Saturday, August 20, 2011
Ok so I'm a little behind schedule on my blogging. It's already the day before Trans Rockies and I'm still not caught up from Powderface, which was mid July.
So I'll back up a little bit.
My last official event was Powderface 42. I didn't race it but I had promised a team of people that I would be there that day with them and that I would run with the slowest person, no matter how slow.
While there was initially about 30 people signed up for the “Nothing is Impossible Powderface Marathon” group last October, standing on the start line there were only four. Kyla, my dad, and Jen and Ed. And, just as amazing, there were three others who would stand on the start line for the half marathon a couple hours later. And believe me, the half marathon is pretty crazy too. Not your typical 21k around flat city streets. All of these individuals blew me away with the dedication they showed to training and not giving up, especially when they got hold of the course profile and realized what they had been (tricked) into. :)
For those who don’t know, Powderface is an absolutely grueling 44km race through the mountains just outside of Calgary. The course has a total elevation gain of 2070 meters with a significant climb of approximately 500 meters over Powderface Pass at the mid point.
I ran powderface last year in preparation for the Trans Rockies Run. It was one of my first trail marathons. I got some kind of stomach issue part way through and didn’t do as well as I’d hoped but still placed second, with a time over five hours. So when you compare that with my marathon time that is closer to three hours, you get an idea of what the course is like.
My promise to my team was that I would run with the slowest person. As it turned out, that was going to be my dad. One of my best friends, Kyla, stayed with us for about the first 5k and then trotted ahead, making it look effortless. A word on Kyla: she is one of those naturally beautiful women that all the guys drooled over in high school, who just doesn’t ever seem to get how amazing she is. And she never complains and is always positive. She’s got this way of breezing through life with seeming grace and ease. As a mother and wife she has always been one of my role models.
Kyla ended up finishing the day in just under 7 hours. Absolutely incredible for someone who really only took up running in January. I don’t think I heard her whine for even a second when it was over.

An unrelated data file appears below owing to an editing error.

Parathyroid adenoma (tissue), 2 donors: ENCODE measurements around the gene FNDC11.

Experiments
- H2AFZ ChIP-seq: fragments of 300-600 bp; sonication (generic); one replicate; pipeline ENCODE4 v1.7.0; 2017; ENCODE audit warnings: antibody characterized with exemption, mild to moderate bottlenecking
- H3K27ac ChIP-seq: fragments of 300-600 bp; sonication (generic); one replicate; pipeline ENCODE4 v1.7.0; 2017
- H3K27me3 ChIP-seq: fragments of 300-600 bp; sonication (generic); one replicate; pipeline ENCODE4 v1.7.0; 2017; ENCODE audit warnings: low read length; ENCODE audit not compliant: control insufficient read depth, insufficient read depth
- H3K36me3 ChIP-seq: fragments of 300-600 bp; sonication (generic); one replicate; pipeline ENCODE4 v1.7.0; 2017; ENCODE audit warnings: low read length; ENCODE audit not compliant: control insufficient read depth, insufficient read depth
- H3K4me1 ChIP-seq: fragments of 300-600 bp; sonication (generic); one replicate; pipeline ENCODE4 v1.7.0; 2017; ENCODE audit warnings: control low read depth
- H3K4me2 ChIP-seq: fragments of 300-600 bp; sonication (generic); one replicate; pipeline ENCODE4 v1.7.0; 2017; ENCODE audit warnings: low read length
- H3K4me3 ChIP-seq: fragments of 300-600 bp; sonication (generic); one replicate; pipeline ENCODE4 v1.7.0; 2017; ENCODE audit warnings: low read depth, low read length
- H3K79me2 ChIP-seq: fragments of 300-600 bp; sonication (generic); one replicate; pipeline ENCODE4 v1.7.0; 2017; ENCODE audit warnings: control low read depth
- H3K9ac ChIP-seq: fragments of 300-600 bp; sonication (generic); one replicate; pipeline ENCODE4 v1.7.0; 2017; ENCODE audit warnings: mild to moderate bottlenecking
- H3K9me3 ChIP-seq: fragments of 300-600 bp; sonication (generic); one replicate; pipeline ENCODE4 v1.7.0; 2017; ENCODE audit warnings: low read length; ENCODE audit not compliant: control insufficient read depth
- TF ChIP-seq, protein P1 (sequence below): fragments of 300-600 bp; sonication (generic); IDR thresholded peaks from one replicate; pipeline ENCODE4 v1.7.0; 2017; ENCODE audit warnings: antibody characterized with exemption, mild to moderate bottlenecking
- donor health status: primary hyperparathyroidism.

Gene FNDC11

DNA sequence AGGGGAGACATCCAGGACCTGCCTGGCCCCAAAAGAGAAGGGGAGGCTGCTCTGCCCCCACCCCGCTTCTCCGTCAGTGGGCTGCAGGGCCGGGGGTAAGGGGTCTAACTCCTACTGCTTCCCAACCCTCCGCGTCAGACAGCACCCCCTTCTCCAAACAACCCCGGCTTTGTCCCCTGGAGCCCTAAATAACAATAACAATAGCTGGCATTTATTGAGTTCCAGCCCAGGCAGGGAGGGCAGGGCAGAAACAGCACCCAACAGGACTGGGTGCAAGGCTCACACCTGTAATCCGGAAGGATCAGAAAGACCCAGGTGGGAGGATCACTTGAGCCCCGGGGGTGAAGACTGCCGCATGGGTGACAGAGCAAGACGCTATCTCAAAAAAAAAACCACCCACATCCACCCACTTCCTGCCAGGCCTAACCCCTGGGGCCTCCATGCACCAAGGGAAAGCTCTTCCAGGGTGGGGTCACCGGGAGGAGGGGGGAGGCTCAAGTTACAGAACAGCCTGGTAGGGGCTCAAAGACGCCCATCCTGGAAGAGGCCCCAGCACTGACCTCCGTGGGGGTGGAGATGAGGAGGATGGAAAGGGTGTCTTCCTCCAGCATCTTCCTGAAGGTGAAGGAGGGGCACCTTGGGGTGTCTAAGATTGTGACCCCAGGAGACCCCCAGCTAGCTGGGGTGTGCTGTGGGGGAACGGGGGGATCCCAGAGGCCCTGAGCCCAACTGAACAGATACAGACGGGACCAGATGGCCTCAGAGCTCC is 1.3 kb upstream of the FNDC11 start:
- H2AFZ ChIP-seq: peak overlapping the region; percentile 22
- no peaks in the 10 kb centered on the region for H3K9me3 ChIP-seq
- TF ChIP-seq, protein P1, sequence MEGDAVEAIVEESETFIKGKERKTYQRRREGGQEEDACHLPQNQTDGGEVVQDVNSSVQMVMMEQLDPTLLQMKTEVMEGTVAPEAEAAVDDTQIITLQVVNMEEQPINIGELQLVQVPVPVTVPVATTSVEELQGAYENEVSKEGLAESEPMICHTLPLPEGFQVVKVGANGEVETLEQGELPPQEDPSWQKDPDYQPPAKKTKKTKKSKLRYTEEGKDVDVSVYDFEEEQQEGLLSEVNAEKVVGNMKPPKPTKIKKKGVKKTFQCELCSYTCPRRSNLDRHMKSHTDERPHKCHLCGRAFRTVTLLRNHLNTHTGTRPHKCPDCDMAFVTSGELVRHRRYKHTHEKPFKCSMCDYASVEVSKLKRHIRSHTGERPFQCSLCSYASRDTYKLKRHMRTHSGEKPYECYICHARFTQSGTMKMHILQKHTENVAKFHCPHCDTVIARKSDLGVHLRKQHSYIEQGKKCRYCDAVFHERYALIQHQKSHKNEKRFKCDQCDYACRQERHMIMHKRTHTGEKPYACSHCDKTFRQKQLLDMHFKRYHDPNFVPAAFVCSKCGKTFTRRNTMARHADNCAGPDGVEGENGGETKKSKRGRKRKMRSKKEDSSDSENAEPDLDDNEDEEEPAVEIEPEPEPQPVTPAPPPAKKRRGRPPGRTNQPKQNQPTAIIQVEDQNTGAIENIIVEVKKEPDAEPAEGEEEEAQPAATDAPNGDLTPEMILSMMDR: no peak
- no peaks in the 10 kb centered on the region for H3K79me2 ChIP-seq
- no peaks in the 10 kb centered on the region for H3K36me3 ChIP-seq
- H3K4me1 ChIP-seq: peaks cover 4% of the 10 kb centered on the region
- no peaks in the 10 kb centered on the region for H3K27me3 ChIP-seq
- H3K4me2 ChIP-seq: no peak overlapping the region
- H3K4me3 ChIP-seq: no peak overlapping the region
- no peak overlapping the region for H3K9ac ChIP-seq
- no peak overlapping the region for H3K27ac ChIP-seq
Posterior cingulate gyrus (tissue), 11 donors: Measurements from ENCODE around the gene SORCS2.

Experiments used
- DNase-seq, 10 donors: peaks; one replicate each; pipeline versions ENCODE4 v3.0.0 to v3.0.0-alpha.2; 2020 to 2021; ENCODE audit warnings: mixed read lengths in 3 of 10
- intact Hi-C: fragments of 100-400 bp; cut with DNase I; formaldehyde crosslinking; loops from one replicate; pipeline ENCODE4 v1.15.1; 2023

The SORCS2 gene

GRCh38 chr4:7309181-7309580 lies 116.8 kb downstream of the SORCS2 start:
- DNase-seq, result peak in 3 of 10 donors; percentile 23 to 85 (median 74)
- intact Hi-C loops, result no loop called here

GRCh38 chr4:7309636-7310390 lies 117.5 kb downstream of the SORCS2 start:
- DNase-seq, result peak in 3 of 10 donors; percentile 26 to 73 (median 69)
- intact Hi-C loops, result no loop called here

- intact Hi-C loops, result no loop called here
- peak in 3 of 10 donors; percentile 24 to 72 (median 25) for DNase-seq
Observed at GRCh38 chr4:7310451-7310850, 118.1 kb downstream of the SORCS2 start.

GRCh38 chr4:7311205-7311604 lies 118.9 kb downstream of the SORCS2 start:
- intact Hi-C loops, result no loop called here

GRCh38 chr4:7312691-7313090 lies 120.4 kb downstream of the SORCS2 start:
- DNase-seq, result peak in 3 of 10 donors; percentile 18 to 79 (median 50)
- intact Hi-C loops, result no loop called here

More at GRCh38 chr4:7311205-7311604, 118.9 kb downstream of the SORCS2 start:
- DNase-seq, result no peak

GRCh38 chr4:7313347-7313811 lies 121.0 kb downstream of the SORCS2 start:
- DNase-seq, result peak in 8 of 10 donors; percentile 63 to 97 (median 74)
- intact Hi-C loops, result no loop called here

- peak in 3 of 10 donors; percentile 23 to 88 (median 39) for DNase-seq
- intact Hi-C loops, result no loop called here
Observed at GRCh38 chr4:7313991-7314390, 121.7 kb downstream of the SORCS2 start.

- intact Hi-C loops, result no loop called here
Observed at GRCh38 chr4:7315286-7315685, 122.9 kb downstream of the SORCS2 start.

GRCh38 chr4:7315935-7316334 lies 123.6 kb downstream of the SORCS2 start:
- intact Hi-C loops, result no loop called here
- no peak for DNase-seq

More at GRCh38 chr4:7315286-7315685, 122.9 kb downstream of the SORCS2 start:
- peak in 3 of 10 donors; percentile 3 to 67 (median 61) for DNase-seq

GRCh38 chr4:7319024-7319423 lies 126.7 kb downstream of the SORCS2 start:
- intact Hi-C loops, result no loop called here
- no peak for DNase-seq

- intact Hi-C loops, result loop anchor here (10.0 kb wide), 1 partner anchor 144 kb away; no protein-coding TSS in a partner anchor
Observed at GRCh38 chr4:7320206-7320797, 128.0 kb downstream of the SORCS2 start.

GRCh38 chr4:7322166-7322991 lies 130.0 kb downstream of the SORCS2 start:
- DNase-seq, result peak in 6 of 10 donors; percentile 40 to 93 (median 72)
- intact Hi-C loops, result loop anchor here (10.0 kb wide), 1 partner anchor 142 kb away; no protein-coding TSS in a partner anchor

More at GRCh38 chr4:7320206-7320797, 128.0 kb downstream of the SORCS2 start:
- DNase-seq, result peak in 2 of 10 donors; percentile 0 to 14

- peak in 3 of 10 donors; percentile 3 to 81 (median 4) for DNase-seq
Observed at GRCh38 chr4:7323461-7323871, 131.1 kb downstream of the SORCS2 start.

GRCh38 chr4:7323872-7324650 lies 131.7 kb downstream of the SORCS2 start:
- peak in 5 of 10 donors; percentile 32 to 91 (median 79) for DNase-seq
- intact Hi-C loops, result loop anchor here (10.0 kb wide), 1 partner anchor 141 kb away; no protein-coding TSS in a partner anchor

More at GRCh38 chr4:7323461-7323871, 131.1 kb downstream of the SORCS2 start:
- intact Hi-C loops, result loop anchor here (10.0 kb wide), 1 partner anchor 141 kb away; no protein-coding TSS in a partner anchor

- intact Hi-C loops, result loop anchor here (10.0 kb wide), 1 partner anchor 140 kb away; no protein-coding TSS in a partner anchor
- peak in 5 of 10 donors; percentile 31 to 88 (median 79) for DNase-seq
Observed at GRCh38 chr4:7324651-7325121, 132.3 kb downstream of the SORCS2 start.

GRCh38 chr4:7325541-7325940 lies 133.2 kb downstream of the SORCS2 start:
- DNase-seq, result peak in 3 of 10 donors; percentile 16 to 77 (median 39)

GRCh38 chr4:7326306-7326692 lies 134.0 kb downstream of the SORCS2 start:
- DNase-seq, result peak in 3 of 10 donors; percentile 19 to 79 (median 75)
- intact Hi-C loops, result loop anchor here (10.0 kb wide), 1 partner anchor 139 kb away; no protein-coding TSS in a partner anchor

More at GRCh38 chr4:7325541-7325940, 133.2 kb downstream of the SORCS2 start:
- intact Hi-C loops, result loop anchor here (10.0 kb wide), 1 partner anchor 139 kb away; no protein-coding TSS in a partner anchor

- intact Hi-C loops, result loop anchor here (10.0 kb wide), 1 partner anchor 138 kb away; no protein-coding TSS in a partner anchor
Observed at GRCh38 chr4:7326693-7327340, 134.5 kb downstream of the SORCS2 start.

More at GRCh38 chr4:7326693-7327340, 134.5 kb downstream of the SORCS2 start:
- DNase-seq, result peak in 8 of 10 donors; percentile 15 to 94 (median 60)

So there we were. Just Dad and I running along. My sister and I tease him a little bit because he is usually sorta grumpy for the first 30 minutes or so of every run, as are many of us as we work out the kinks and catch our second wind. There are some pretty good climbs within a few km of the course and dad is already apologizing for holding me back. I keep telling him that I want to and am prepared to be there with him and that I’m not leaving. He smiles and pushes on.
It’s only after the first 5k or so, as we’re running along a flat section through the fresh morning air that out of nowhere my dad says “My brother visited this morning.” “Really?” I ask, waiting for him to tell me the rest of the story as my dad’s brother Ted died of cancer nearly 20 years ago. “What did he say?”. “He said he was proud of me and that I was going to do great.”
I’d call my dad a pretty spiritual guy but this really threw me. He rarely talks about his brother and certainly never talks about anything like that so I know this day is significant to my dad. Really significant. And if you knew my father, you’d know how incredible it is that he actually finished this race. I won’t go into all the details of my family history but suffice it to say that dad and I both have fairly strong heads and have had our share of battles over the years so it meant a lot to me and I think to him that we were doing this together. And it’s been amazing to share my love of running with my father, to chat shoes with him, or water packs, or fueling for the race. It’s really brought us closer together and I think given him a window into my world and what I love to do.